When is a Search not a Search? One way in which the United States protects its people from being subjected to random whims of the State and errant police is by protecting our right to be free from “unreasonable searches and seizures.” This right is established in the Fourth Amendment to the United States Constitution, which states, “[t]he right of the people to be secure in their persons, houses, papers, and effects, against unreasonable searches and seizures, shall not be violated, and no Warrants shall issue, but upon probable cause, supported by Oath or affirmation, and particularly describing the place to be searched, and the persons or things to be seized.” Some general examples: the police cannot simply barge into your house, unannounced, at any time of the night to look around; you cannot be stopped as you drive down the street, forced out of your car by a State actor who then searches your car; law enforcement officers cannot take your checked suitcase from the airport to their downtown office for further inspection, absent a darn good reason! The text of the Fourth Amendment has been, and continues to be, subject to a lot of legal scrutiny (what is reasonable? what is unreasonable?), but in general, police must meet the standard of having “probable cause” to apply for a search warrant and must describe in detail what, where, or who they wish to search and seize. They then need to swear or affirm to a judge that their description is correct, and a judge must sign a search warrant, prior to initiating a legal search.
As technology changes and evolves, so, too, does the method in which searches can be carried out. The Fourth Amendment’s drafters surely did not contemplate cars and high speed trains zooming about the country, much less slick, hand-held mini-computer phones, or satellites orbiting the earth and able to provide detailed information on your location and movements to someone potentially hundreds of miles away. Courts and the law must adapt and evolve as technology evolves, and the Constitution and Fourth Amendment must also be interpreted for twenty-first century realities and questions. Can the government conduct bulk collection of our phone records and Internet use? Do police need a warrant to have a drug dog sniff around the outside of a house?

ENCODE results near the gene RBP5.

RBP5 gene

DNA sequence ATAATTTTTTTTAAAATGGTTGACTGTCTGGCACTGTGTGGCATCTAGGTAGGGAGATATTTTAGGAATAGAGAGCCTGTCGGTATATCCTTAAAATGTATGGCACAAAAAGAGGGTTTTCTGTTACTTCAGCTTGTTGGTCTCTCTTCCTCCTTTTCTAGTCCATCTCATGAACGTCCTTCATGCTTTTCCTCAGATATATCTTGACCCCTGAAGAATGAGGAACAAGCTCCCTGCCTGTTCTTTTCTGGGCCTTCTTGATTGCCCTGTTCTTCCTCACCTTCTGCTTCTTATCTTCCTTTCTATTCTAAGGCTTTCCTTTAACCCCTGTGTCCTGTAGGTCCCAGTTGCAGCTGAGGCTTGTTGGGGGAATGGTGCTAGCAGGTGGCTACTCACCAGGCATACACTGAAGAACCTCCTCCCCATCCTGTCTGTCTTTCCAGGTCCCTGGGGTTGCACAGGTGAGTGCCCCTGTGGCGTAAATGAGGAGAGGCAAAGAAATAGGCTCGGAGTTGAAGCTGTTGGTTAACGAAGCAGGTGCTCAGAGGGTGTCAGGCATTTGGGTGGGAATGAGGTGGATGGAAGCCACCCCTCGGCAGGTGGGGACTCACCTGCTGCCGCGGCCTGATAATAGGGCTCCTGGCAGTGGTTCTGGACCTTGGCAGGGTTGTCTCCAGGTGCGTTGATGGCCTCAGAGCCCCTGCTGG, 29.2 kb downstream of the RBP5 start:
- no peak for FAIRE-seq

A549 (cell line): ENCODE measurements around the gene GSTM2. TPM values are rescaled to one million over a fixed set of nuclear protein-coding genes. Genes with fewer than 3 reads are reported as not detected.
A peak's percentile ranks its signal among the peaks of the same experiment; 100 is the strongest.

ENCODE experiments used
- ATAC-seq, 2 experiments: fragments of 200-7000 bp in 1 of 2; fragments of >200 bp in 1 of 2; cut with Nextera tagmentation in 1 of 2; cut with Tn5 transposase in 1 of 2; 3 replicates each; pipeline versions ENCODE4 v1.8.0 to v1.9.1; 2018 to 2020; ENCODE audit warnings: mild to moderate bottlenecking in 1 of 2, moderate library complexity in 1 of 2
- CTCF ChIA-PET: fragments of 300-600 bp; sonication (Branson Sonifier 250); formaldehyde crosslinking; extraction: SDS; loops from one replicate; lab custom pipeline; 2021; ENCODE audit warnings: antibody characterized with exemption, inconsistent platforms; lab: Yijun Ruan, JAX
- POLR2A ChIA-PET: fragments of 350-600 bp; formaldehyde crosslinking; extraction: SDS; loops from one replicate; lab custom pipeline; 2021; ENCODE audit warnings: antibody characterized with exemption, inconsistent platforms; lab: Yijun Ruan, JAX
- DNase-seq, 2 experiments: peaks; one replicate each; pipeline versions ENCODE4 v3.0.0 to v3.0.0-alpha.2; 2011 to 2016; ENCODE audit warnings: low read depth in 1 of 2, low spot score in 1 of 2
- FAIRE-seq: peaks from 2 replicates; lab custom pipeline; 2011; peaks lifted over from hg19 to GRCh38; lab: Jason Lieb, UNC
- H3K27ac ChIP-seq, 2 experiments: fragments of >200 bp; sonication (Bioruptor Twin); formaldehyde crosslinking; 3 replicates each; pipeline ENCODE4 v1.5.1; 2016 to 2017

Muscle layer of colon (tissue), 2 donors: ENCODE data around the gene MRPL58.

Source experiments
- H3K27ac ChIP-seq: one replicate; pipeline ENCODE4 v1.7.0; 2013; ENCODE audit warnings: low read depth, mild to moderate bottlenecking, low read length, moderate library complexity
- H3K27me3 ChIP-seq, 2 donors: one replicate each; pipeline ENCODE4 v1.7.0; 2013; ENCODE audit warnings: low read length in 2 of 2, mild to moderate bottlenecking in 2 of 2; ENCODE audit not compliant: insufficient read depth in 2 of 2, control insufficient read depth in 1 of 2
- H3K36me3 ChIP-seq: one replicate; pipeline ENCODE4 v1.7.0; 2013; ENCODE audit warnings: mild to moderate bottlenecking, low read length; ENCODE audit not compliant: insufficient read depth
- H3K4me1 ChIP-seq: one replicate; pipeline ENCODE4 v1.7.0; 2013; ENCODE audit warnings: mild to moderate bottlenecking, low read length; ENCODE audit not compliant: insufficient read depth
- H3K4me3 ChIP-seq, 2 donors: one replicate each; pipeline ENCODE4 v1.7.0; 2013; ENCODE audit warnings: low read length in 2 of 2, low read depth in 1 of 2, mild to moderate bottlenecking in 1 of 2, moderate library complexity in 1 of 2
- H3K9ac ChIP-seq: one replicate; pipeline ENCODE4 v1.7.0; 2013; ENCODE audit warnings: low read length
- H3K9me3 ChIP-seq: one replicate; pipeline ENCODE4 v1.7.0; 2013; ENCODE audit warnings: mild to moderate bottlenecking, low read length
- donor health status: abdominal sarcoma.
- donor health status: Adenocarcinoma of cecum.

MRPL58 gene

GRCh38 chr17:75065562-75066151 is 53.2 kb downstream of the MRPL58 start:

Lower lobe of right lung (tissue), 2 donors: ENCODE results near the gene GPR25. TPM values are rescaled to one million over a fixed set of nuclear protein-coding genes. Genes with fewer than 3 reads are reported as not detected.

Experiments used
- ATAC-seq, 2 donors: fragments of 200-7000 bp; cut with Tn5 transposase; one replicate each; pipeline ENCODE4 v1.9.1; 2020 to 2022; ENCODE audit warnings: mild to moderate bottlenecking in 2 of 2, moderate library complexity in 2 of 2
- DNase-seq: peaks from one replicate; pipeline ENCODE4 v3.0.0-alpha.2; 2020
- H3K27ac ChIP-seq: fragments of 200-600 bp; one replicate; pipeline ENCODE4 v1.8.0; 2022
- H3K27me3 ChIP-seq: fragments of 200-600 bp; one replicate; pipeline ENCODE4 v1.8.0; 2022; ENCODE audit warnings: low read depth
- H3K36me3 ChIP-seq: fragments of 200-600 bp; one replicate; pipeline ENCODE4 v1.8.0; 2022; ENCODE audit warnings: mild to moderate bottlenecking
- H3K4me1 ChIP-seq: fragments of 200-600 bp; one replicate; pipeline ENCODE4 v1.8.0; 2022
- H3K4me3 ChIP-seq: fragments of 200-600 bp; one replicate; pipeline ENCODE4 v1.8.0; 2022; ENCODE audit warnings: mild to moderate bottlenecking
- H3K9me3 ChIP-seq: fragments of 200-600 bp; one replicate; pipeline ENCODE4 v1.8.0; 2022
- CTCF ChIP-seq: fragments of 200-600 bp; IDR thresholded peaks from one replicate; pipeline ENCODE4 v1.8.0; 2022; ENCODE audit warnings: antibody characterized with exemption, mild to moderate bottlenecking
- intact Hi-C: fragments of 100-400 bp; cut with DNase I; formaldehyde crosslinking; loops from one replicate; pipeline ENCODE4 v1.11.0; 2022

Only four years ago, in 2012, the United States Supreme Court weighed in on the question of whether attaching a Global Positioning System (GPS) unit to a car is a Fourth Amendment search that requires a warrant. The Supreme Court determined that yes, police installation of a GPS unit on a target’s car and the use of that device to monitor the vehicle’s movements constitute a search for which the police must have a warrant, signed by a judge and based on probable cause. U.S. v. Jones, 132 S.Ct. 945, 949 (2012). Unfortunately, Minnesota law does not yet comply with the federal precedent set in Jones.
Minnesota law states that a judge may sign an Order to install a mobile tracking device based on “reason to believe” that the information likely to be obtained by the installation and use of the device “is relevant to an ongoing criminal investigation.” Minn. Stat. 626A.37 subd. 1. However, an Order is not a Warrant, as the Minnesota law bases the Order only on “reason to believe,” rather than the warrant’s requirement of “probable cause.” Reason to believe does not carry with it the same weight as probable cause. In legal terms, it is a lesser standard than probable cause, and so a judge can sign an Order based on reason to believe with a bit less information or proof than he or she would need for probable cause. See State v. Fakler, 503 N.W.2d 783 (Minn. 1993).
The issue of what standard should be required for the installation and tracking of GPS devices is currently on appeal with the Minnesota Court of Appeals in State v. Liebl, No. A16-0618 (Minn. Ct. App. filed Apr. 18, 2016). The district court in Lac qui Parle County threw out one of the Minnesota Department of Natural Resource’s biggest recent deer-poaching cases, one in which the DNR confiscated 37 head-and-shoulder mounts, 37 guns, other wildlife, and the defendant’s truck, as the “tracking order” used to install a tracking device on the defendant’s truck was not based on probable cause and was not a warrant. Similarly, Wilson Law Group is currently challenging the installation and use of a GPS tracking unit based on four different judicial orders, none of which requested or made a finding of probable cause.
Other states have recognized that Jones requires a warrant based on probable cause to install a GPS unit and conduct GPS tracking. For example, the South Carolina Supreme Court, the Indiana Court of Appeals, the Georgia Court of Appeals, and the Arizona Court of Appeals have generally held that the installation and monitoring of a vehicle with a GPS unit constitutes a Fourth Amendment search and must be authorized by a valid warrant based on probable cause. See State v. Adams, 763 S.E.2d 341, 344 (S.C. 2014); Keeylen v. State, 14 N.E.3d 865, 874 (Ind. Ct. App. 2014); Hamlett v. State, 753 S.E.2d 118, 125 (Ga. Ct. App. 2013); State v. Mitchell, 323 P.3d 69,77 (Ariz. Ct. App. 2014). Until Minnesota also updates its laws to reflect the Supreme Court’s decision in Jones, this type of GPS monitoring within our state’s borders will apparently remain a search that is not really a search.
If you have questions about what might constitute a police search, or if you have been charged with a crime in the state of Minnesota, please contact Wilson Law Group for a free consultation.